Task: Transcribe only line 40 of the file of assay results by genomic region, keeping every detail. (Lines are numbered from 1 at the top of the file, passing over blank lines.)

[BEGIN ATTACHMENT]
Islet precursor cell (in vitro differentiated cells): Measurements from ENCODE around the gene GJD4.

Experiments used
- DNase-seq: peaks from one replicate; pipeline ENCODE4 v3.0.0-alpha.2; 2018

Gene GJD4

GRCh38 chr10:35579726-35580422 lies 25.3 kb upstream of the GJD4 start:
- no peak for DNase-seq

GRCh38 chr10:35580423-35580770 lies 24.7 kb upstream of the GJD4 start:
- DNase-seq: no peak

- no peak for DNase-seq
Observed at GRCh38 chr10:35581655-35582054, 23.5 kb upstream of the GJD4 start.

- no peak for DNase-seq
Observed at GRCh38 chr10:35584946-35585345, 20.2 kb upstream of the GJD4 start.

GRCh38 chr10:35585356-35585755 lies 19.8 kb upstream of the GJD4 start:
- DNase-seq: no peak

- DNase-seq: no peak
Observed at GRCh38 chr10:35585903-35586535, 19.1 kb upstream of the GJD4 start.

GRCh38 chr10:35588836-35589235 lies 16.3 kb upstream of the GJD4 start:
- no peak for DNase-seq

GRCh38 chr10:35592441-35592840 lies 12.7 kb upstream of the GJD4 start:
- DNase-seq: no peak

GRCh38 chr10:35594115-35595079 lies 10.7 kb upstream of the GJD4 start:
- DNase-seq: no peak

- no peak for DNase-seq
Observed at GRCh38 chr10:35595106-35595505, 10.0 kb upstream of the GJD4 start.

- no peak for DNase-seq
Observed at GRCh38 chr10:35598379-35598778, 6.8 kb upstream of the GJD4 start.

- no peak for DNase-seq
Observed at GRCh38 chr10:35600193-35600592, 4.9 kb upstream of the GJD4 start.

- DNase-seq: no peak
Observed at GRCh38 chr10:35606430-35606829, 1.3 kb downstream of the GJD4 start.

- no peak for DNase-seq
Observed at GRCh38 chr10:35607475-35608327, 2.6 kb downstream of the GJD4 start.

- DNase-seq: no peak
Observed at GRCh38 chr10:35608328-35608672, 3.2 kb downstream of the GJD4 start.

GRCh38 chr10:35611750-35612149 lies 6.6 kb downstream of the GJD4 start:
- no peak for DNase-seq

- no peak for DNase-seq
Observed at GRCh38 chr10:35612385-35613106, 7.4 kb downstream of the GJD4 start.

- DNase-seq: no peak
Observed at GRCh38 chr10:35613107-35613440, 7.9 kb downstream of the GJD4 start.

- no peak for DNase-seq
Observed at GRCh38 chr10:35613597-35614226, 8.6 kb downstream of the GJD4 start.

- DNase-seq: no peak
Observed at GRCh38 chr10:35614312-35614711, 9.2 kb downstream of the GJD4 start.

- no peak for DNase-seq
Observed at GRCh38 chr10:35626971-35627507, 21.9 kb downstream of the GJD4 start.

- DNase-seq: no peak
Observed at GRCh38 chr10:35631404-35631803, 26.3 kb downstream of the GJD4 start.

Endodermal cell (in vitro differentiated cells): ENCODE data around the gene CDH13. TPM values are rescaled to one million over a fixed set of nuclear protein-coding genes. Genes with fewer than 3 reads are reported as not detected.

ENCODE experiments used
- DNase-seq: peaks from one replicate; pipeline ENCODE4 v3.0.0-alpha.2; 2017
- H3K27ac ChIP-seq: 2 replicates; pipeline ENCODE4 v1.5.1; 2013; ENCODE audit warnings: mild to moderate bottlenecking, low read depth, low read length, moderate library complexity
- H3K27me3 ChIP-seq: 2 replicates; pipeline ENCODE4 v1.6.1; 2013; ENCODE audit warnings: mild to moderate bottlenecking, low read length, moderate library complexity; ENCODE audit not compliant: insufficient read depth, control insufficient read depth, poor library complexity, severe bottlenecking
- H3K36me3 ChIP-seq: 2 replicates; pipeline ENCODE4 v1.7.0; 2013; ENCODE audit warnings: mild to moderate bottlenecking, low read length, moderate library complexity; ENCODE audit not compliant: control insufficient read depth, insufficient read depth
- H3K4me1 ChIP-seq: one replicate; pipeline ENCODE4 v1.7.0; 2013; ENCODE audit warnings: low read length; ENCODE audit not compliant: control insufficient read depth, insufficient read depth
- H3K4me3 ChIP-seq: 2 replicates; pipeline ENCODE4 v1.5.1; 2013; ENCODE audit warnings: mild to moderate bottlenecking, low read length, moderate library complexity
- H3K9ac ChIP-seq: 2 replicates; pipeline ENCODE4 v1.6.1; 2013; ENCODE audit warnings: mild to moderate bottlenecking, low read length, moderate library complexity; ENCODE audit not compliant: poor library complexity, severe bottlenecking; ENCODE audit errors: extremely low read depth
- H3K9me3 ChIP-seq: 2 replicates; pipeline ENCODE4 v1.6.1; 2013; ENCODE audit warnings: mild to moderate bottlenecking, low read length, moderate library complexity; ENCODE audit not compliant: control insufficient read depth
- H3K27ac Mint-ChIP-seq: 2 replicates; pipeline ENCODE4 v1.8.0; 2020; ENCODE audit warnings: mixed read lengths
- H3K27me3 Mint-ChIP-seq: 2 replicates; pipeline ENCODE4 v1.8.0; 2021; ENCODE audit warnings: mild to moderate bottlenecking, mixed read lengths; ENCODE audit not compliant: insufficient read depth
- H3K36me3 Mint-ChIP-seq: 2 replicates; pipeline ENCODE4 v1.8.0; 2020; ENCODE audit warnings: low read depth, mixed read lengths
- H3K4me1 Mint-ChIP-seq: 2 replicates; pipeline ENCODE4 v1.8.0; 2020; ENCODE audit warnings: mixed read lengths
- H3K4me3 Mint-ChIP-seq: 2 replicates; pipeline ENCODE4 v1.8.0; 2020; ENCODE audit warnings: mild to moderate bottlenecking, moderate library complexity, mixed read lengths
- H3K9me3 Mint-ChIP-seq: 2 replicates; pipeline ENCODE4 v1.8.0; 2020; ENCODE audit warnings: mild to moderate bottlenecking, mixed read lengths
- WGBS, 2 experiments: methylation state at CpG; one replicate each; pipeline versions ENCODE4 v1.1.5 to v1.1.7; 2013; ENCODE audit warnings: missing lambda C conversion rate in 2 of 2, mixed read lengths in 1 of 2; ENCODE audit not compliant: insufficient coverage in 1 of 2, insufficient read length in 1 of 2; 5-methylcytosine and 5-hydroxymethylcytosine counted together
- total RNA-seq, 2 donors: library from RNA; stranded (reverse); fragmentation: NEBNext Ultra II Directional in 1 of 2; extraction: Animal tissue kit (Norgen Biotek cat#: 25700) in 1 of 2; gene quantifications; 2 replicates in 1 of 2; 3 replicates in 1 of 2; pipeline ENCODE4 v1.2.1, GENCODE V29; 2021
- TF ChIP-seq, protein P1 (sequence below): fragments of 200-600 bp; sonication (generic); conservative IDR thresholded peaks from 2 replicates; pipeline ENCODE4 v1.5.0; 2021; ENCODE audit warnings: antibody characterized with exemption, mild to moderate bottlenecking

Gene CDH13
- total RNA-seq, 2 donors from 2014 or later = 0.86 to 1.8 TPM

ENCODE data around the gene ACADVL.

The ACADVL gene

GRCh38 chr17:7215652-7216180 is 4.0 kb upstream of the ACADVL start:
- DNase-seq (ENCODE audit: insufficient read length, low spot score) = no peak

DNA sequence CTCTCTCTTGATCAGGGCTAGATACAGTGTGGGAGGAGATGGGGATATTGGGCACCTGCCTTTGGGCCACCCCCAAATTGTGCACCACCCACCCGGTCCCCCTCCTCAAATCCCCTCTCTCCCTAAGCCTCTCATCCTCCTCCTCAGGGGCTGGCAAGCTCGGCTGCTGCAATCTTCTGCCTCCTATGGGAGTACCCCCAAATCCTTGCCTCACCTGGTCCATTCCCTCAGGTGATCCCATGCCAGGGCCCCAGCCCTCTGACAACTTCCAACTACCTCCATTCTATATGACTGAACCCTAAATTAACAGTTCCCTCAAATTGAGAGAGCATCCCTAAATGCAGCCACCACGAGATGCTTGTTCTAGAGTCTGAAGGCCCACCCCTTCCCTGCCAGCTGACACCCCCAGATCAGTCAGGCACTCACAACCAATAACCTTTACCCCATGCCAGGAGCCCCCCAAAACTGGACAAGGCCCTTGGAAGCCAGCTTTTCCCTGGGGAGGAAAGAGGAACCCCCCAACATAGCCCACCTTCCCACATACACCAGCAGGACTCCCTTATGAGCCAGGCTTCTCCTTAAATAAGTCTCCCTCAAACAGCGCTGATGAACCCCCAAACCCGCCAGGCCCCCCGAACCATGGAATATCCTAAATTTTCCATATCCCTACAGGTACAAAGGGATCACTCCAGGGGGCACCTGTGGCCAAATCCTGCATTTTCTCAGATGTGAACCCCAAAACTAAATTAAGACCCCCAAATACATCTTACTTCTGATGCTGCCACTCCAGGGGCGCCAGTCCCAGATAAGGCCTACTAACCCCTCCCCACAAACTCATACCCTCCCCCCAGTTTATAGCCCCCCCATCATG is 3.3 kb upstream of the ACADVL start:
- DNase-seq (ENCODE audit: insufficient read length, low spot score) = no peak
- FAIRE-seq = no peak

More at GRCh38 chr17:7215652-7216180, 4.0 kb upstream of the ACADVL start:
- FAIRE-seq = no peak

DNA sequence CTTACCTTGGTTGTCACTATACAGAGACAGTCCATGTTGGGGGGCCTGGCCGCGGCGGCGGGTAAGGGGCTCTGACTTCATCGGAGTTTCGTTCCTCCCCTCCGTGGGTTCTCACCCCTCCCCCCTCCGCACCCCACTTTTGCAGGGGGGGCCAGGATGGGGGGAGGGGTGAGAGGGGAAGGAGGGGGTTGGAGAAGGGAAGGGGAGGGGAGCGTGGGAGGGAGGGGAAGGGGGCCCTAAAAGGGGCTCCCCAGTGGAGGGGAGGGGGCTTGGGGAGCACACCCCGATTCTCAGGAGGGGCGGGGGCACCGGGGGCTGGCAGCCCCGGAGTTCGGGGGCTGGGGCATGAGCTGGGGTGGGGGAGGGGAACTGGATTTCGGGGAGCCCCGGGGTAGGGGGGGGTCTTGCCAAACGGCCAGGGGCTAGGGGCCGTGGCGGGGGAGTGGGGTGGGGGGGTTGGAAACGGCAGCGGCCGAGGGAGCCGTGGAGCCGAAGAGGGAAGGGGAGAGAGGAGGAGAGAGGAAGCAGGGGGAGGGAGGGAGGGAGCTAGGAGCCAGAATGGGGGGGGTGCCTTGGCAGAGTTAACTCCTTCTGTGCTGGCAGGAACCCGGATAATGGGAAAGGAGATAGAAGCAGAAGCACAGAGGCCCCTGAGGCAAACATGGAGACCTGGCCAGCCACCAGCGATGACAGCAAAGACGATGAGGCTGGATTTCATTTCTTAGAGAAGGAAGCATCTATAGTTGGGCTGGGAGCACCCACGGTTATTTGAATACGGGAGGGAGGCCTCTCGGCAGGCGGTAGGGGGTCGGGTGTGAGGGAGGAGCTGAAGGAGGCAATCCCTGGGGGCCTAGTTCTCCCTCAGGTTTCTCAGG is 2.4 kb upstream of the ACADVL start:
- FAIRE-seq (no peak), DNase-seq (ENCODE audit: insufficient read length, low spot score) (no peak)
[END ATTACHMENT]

Observed at GRCh38 chr10:35613107-35613440, 7.9 kb downstream of the GJD4 start.